But wait, that wasn’t all! On MSNBC, purveyor of formerly left-leaning political commentary, reporter Andrea Mitchell was interviewing Clinton surrogate and former Michigan governor Jennifer Granholm, about the Abedin-Weiner split, which Mitchell called “more than a small distraction.” She then asked Granholm to respond to Trump’s suggestion that Weiner had a dangerous level of access to classified information through his wife. “That’s ridiculous,” Granholm replied correctly, before launching into a defense of Abedin’s right to privacy. “How do you explain this?” Mitchell went on, detailing the history of Weiner’s inane sexting. “Are you asking me to get into his head?” Granholm asked in disbelief.

“But there is a political fall-out from this,” Mitchell insisted.

Here’s the thing: There is no reason for there to be political fall-out from this. There is an increased likelihood of TMZ coverage and fantastic tabloid headline puns. But nothing in this silly, sad story has any bearing on the presidential campaign. The fact that we are talking about it like it does is a result of the hungry media’s attempt to maintain the fantasy that there is any equivalence between Hillary Clinton, a competent candidate whose politics you can love or hate, and Donald Trump, a man best summed up by some of his Scottish critics as a “weapons-grade plum.” New York Times reporter Maggie Haberman tweeted Monday morning that the Weiner story is a “problem for Clinton team” since after Trump’s recent hire of Steve Bannon “Democrats repeatedly pointed to Bannon’s personal past” making it “hard to argue Weiner is off limits.” But Bannon, a white nationalist media entrepreneur, is in the employ of the Trump campaign, and the personal past Haberman was referring to involved divorce proceedings in which his ex wife claimed he had violently assaulted her and also made anti-Semitic comments, Haberman later tried to clarify that her tweet was meant in reference to the Bannon divorce and was not “equating a police report with the Weiner situation.” But as with the Washington Post, this clarification didn’t help much. We are still in the fairyland of false equivalence.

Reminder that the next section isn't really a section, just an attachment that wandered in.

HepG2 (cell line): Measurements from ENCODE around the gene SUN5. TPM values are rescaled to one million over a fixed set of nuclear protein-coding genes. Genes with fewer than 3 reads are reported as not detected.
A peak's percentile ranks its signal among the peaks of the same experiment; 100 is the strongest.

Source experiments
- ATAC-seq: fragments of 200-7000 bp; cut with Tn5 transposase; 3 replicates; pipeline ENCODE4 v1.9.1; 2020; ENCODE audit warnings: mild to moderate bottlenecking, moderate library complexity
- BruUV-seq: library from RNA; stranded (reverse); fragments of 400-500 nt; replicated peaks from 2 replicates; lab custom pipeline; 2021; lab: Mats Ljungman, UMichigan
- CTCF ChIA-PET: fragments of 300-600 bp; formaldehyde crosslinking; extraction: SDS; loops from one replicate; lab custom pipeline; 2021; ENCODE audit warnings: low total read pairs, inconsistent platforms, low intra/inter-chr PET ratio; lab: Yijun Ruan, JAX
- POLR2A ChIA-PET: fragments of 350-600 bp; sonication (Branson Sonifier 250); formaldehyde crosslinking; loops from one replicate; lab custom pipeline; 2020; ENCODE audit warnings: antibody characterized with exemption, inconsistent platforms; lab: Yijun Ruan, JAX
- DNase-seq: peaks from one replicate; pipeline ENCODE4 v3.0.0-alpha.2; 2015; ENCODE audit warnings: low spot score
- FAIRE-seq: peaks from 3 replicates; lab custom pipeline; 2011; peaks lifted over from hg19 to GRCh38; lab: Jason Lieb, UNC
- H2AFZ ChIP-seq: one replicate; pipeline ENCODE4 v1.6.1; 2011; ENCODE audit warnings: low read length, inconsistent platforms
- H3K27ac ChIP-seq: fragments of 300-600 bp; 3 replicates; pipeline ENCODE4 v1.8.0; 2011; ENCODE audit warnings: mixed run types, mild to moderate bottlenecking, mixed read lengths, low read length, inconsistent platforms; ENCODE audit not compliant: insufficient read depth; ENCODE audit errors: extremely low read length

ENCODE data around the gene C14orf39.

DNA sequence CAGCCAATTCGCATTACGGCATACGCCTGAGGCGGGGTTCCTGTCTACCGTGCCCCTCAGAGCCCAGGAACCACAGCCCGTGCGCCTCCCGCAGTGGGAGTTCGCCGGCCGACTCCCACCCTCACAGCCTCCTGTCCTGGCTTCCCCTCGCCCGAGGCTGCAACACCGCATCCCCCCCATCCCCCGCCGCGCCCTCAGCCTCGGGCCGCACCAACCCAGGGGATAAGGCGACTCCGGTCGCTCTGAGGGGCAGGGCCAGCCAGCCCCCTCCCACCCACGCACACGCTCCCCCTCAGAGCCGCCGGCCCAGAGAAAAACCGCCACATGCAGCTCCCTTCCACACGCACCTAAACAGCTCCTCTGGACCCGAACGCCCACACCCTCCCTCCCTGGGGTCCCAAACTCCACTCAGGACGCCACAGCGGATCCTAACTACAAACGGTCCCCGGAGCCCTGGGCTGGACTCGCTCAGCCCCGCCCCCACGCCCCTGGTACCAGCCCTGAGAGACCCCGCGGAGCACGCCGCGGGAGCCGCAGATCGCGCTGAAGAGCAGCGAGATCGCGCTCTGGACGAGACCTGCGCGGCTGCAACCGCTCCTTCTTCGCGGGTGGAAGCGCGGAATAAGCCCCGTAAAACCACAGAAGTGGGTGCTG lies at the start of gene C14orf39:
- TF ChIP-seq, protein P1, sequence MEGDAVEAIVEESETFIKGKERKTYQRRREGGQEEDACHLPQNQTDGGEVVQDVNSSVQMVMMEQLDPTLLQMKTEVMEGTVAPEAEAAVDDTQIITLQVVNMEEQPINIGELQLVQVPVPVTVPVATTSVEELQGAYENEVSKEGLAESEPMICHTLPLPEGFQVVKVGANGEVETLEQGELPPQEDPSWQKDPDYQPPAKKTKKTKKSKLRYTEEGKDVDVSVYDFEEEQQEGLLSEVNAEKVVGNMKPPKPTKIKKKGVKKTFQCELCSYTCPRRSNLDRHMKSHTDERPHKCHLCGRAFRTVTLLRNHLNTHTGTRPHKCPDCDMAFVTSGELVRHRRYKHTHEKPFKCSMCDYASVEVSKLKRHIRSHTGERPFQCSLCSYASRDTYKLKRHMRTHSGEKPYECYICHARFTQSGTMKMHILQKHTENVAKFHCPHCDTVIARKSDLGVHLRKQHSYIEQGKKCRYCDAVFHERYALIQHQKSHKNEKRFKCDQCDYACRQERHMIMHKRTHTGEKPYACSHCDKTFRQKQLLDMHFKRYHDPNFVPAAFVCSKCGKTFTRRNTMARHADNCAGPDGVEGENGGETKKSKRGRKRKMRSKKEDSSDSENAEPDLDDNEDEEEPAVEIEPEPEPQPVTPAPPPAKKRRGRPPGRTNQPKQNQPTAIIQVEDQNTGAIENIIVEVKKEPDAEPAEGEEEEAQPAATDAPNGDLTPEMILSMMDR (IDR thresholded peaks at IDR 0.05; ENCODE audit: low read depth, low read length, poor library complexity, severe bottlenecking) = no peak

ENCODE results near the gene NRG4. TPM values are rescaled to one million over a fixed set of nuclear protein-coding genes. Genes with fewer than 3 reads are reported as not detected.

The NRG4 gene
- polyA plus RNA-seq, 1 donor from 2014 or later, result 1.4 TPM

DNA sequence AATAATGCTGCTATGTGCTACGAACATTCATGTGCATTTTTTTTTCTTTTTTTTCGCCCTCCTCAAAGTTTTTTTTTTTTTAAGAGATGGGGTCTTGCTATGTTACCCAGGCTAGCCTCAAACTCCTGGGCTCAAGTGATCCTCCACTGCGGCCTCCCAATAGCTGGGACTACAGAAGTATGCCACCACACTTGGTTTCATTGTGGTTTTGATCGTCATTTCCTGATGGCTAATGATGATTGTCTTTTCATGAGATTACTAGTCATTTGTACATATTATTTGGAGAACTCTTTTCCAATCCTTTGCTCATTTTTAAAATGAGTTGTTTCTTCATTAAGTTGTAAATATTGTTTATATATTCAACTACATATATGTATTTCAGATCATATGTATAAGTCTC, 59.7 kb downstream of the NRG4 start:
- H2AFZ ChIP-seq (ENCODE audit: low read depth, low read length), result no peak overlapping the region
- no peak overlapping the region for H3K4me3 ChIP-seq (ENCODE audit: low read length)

Consider the contrasting situations: Donald Trump, who wants to be the president, recently hired a purveyor of white ethno-nationalism who had been accused by his wife of assault and who is alleged to have fired a woman suffering from MS while she was on maternity leave, as the CEO of his campaign. Hillary Clinton, who wants to be the president, has employed since the 1990s a woman who in 2010 married a guy who turns out to be really skeezy.

The fact that anyone is suggesting even mild political concern about the impact of this story of Clinton’s campaign is ludicrous. Hundreds of the most powerful men in this country, including a number of presidents, have been just as skeezy as Anthony Weiner. Roger Ailes built a cable news network that helped prop up several Republican presidential administrations, all while using his network’s money to help him cover up his record of serial sexual harassment; he just got paid $40 million to walk away from his job and sign on as an adviser to Donald Trump’s presidential campaign.

Anthony Weiner, so far as we know, is a putz who’s way too enamored of his own putz, and has until recently been married to a woman who works for a woman who is running for president. End of story.

So to everyone desperate to mount some kind of cogent comparison between Donald Trump’s hate-fueled campaign and the bad taste in men evident on his opponent’s team, I just want to say what Huma finally said to Anthony: GTFOH.